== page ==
Wednesday, October 21, 2009
Group Asks Congress to Ban Tax Strategy Patents
A broad coalition of consumer organizations, taxpayer rights groups and financial planners has sent a letter to Congress asking it to ban tax strategy patents:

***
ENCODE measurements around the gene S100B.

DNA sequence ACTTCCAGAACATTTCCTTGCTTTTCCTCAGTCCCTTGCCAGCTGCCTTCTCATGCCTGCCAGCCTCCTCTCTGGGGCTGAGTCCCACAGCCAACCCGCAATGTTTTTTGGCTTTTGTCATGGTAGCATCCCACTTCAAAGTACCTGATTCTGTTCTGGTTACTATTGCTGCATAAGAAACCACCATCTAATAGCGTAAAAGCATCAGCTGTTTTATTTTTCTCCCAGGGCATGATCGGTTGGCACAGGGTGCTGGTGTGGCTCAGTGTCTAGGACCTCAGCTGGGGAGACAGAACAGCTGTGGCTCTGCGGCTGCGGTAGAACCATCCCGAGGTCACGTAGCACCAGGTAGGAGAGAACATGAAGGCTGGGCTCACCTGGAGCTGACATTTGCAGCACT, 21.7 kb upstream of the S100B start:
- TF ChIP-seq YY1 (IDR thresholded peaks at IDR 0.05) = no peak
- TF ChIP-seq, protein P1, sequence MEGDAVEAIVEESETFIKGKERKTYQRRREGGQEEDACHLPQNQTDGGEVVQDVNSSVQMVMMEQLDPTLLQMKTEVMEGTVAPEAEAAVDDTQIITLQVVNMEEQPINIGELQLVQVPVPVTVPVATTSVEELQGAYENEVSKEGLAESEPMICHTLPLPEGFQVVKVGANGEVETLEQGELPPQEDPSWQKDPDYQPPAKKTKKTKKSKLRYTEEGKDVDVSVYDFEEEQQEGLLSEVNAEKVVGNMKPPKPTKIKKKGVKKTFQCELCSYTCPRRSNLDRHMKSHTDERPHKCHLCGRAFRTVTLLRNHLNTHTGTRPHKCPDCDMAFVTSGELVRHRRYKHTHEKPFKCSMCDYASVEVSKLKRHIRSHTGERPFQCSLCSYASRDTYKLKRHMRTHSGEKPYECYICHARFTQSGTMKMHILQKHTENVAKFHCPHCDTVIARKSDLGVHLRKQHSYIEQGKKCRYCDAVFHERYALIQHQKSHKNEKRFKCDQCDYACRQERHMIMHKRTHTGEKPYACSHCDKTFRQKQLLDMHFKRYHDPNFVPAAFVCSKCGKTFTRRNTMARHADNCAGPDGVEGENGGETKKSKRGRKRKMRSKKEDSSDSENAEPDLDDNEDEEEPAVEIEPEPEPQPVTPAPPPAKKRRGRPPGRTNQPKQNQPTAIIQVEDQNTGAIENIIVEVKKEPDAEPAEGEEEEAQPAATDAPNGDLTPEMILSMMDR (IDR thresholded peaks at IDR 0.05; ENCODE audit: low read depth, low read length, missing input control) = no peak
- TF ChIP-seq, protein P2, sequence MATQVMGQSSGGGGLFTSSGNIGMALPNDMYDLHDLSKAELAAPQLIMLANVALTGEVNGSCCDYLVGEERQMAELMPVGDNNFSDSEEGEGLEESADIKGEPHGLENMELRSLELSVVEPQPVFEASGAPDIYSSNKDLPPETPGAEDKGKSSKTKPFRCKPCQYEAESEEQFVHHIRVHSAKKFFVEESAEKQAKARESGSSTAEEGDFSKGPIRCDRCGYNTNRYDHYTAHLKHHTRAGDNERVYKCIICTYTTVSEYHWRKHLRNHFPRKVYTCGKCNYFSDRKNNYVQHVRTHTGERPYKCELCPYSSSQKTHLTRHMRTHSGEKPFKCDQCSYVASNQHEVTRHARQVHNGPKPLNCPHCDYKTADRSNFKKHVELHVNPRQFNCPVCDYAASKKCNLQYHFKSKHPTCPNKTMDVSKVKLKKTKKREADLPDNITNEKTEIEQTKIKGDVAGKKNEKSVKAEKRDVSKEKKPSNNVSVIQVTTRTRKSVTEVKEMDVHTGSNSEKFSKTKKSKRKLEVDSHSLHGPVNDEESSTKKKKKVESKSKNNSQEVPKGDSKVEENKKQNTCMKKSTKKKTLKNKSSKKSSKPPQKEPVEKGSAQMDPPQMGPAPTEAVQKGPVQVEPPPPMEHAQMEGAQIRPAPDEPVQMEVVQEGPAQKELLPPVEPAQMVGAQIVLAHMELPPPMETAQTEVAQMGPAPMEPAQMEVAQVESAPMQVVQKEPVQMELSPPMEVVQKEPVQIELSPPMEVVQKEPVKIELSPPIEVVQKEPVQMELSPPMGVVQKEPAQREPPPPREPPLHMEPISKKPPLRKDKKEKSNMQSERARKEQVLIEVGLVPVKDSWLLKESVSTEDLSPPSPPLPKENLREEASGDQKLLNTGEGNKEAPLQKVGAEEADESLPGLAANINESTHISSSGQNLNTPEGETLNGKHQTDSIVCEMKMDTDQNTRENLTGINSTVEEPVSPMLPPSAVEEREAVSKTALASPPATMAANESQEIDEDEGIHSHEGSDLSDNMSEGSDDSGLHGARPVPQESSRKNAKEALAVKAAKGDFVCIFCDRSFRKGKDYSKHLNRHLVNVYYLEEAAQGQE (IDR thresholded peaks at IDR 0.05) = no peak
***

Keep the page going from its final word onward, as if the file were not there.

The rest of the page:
As you know, the problems associated with tax strategy patents are multiple and complex. First, we believe that they may limit the ability of taxpayers to utilize fully interpretations of tax law intended by Congress. Barriers to compliance caused by these patents may also cause some taxpayers to pay more tax than Congress intended and may cause other taxpayers to pay more tax than others similarly situated. This is simply unfair. Not to mention, tax strategy patents complicate the provision of tax advice by professionals and create a new burdensome level of compliance and cost, ultimately borne by taxpayers. 2 Finally, as you know, issuance of a patent is no guarantee that the underlying strategy is valid under our tax code. The Patent and Trademark Office is not an expert on tax law, nor is it charged with its enforcement. Tax strategy patents may mislead taxpayers into believing that a patented strategy is valid under the tax law simply by virtue of it being patented.With all of the momentum of the last two years, it seems that Congress would be well poised to act quickly to ban tax patents. Some have asked, however, whether the need for legislation is as great in light of a recent Federal Circuit decision in a case called Bilski, which addresses the broader question of the patentability of business methods. The Bilski case is currently pending before the Supreme Court, so the final outcome is unknowable. While many are watching the implications of this case on business methods patents closely, we do not believe that it will prevent the further issuance of tax strategy patents, and it should not, in any way, delay legislative action on this problem. Meanwhile, the Patent and Trademark Office has continued to grant tax strategy patents, and new tax strategy patent applications have continued to be filed. Indeed, as of our sending this letter, 82 tax strategy patents have been issued, and 133 are pending. A legislative solution remains absolutely necessary.